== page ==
Tridgell told iTWire yesterday on the sidelines of the 12th Australian national Linux conference in Brisbane that the move from Samba 3 to 4 was the biggest shift in the development of the software.
When it is complete, Samba will offer enterprise customers - 80 percent of whom use Active Directory for authentication - the freedom to choose a non-Windows server environment and yet enjoy all the benefits of Active Directory.
At the moment, there are alpha releases of Samba 4 which have been going on since September 2007.
Tridgell said there would be no formal beta release. Once the transition had been made, a production release would be made. At the moment, the Samba team's advice was that the software available was not suitable for use on production.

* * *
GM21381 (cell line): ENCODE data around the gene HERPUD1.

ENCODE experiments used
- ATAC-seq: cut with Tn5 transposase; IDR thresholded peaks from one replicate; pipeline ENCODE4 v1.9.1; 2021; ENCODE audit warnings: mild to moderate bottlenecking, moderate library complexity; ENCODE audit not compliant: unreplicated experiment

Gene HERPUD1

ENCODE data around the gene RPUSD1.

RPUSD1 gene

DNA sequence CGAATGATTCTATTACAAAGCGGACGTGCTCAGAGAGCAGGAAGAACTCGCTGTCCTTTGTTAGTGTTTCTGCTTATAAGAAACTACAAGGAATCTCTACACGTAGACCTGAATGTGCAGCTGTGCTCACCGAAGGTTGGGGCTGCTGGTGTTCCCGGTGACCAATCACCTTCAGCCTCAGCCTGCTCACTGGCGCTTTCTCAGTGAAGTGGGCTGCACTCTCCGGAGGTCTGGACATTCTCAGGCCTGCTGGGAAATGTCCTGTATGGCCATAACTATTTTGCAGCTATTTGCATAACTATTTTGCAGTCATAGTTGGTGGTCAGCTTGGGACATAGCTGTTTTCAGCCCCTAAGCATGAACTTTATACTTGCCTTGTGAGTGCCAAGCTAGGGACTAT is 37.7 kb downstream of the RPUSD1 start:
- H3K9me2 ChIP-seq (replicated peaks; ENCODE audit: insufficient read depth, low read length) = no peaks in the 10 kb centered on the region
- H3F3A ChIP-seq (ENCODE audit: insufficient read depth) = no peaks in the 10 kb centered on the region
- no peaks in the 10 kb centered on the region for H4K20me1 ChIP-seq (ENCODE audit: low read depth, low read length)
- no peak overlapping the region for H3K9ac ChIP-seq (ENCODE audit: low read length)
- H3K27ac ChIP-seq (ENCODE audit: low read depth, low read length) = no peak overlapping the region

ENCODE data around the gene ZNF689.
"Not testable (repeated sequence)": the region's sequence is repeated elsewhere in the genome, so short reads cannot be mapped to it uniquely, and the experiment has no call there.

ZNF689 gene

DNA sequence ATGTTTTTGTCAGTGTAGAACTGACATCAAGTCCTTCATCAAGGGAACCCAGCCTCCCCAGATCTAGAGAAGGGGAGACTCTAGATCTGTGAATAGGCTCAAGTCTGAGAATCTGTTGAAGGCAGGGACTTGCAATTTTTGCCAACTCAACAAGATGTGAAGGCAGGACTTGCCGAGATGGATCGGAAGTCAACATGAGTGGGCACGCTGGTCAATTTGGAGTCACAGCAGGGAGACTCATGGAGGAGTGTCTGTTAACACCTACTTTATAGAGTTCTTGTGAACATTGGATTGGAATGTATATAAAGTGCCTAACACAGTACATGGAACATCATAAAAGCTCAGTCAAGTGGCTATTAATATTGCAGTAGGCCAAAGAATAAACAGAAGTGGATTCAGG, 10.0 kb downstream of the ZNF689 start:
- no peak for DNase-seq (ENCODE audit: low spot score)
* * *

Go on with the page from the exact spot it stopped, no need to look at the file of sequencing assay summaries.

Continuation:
However, Tridgell (pictured left with Bartlett) said that about two dozen sites were running on Samba 4 and had encountered no problems.
"We get good feedback from these two dozen deployments. There is lots of testing going on and every deployment provides good feedback. We are hopeful of a release this year," Tridgell said.
"Knowing that we are that much closer really does lighten one's mood," Bartlett said. "It's been a long time, we've been working on it for many years."